Obsessive-compulsive behavior often leads to secondary avoidance behavior. For example, people who obsess about germs compulsively wash their hands, and may also compulsively avoid places and situations that cause their anxiety in the first place, like public restrooms, doorknobs, and handshaking. Avoidance-related anxiety prohibits some people from leaving the house. And compulsive washing can lead to dermatological problems.
The fact that compulsive behavior can consume most of a person's time makes OCD a particularly devastating disease, especially when behavior becomes daily routine. In fact, the time aspect is stipulated in the criterion for diagnosis. Ironically, behavior that is intended to suppress anxiety usually causes greater distress, prohibits concentration, and interferes with normal daily activities.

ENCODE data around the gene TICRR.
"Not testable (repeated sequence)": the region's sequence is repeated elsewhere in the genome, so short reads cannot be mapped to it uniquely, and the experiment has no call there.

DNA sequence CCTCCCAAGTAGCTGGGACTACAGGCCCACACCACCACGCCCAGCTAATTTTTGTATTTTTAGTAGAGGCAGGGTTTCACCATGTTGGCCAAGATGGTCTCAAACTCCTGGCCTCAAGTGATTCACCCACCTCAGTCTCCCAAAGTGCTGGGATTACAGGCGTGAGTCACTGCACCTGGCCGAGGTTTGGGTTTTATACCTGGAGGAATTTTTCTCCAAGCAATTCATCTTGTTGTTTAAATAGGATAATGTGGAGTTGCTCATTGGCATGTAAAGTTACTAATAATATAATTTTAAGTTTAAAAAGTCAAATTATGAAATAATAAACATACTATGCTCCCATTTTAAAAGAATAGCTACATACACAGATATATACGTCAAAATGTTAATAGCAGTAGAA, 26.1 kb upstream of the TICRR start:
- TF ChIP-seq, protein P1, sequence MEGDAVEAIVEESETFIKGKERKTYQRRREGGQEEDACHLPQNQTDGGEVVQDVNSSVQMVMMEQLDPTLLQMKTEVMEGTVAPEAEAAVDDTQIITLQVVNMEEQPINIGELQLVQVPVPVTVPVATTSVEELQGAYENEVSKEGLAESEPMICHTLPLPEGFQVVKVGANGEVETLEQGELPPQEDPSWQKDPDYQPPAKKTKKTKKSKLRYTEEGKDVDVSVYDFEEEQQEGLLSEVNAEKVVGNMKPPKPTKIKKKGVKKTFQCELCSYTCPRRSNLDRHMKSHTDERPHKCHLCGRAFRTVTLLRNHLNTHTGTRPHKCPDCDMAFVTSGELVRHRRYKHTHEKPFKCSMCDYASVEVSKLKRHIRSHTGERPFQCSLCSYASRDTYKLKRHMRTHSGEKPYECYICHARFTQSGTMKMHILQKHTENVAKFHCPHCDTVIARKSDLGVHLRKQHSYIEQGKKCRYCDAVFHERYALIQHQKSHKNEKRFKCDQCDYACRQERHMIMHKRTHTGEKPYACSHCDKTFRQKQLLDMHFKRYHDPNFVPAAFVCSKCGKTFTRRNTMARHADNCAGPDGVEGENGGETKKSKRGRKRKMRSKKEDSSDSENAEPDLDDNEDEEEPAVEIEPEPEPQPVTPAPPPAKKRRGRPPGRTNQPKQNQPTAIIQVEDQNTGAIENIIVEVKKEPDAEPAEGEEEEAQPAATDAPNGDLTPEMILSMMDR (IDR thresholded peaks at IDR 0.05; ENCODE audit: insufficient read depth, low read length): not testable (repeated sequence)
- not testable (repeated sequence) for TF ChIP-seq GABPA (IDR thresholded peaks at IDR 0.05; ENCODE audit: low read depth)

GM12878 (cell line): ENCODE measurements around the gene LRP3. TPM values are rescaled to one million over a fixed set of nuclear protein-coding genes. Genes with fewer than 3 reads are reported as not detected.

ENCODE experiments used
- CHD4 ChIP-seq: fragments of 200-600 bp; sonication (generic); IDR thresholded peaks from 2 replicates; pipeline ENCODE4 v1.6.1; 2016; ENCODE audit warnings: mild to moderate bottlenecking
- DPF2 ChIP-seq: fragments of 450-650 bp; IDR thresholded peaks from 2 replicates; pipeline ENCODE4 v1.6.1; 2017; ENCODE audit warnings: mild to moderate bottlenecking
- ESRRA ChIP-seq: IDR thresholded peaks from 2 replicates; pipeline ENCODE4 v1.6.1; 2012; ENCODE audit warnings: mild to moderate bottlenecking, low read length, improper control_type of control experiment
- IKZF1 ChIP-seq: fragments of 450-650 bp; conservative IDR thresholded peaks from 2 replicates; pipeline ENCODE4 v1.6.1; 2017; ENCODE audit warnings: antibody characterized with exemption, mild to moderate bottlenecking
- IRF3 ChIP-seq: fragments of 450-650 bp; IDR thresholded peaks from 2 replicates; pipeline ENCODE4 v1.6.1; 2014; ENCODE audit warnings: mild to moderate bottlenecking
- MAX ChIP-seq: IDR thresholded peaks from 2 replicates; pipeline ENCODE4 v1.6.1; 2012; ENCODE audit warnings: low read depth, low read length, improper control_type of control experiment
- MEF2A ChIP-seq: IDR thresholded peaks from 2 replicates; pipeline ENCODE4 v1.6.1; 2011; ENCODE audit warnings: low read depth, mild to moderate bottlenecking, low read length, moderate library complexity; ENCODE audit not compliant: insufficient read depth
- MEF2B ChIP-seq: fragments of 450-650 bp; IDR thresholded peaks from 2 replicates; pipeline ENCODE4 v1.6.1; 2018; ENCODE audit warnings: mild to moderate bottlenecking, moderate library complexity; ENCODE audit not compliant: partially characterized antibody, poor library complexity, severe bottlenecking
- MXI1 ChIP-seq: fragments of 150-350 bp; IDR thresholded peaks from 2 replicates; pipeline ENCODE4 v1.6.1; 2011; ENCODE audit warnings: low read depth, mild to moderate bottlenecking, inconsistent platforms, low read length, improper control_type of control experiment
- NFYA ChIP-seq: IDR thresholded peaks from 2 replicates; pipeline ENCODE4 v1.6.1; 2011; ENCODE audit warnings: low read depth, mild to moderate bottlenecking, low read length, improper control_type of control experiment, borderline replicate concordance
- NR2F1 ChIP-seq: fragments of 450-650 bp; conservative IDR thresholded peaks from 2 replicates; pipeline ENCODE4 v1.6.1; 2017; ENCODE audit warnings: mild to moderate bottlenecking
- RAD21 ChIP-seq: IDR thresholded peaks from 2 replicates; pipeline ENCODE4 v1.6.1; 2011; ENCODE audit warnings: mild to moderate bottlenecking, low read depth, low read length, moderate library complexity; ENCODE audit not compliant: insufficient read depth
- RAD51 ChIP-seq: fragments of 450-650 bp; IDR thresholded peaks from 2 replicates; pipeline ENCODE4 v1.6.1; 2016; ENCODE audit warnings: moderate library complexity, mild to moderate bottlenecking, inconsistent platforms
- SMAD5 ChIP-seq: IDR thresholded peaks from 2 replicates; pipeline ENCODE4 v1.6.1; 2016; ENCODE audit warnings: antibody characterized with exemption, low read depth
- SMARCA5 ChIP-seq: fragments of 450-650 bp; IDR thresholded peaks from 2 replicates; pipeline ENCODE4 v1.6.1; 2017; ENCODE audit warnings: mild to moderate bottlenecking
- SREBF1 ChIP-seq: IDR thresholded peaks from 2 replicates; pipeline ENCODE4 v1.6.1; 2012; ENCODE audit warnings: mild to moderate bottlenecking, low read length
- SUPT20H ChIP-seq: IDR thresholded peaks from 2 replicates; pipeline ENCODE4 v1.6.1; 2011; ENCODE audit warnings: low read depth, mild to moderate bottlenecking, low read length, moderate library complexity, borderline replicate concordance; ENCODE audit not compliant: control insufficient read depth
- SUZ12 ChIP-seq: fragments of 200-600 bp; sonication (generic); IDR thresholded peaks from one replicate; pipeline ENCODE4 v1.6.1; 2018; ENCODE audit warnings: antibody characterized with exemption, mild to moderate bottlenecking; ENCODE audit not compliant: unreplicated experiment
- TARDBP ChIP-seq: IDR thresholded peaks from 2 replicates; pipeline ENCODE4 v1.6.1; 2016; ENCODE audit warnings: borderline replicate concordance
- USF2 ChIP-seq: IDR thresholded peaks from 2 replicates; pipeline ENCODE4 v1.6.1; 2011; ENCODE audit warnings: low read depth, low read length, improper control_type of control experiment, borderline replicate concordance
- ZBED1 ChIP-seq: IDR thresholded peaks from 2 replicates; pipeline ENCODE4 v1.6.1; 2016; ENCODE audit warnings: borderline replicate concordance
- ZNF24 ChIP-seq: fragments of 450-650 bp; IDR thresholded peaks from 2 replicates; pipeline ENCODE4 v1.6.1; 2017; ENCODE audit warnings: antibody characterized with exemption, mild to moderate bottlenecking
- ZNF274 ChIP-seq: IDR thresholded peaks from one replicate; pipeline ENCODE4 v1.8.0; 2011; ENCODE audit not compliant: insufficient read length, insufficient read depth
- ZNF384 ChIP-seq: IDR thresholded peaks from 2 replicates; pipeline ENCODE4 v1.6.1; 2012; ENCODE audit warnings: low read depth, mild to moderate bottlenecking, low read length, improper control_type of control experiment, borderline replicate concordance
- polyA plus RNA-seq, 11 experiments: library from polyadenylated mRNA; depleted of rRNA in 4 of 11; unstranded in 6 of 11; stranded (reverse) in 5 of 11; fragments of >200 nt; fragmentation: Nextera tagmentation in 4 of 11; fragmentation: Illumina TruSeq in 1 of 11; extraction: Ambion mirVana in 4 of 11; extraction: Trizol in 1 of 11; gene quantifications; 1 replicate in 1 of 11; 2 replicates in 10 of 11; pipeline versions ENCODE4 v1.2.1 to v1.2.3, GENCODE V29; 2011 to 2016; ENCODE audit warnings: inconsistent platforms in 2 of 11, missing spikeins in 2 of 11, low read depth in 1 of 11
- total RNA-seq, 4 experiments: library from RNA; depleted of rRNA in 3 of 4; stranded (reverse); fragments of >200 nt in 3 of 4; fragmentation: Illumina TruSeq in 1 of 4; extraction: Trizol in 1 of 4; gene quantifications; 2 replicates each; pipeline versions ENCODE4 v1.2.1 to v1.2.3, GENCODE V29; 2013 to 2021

Adult OCD sufferers recognize the futility of their compulsive behavior, but they are powerless to change it and cannot provide reason for their compulsive behavior. Some people lack this insighta factor that is specified in the criteria for diagnosis.